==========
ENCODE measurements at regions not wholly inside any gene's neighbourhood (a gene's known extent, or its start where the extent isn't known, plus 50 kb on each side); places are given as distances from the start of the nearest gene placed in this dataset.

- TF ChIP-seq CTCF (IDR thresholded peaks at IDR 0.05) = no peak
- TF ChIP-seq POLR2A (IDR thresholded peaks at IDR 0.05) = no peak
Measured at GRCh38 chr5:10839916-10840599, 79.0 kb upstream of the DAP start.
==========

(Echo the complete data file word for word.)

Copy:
ENCODE measurements at regions not wholly inside any gene's neighbourhood (a gene's known extent, or its start where the extent isn't known, plus 50 kb on each side); places are given as distances from the start of the nearest gene placed in this dataset.

- TF ChIP-seq CTCF (IDR thresholded peaks at IDR 0.05) = no peak
- TF ChIP-seq POLR2A (IDR thresholded peaks at IDR 0.05) = no peak
Measured at GRCh38 chr5:10839916-10840599, 79.0 kb upstream of the DAP start.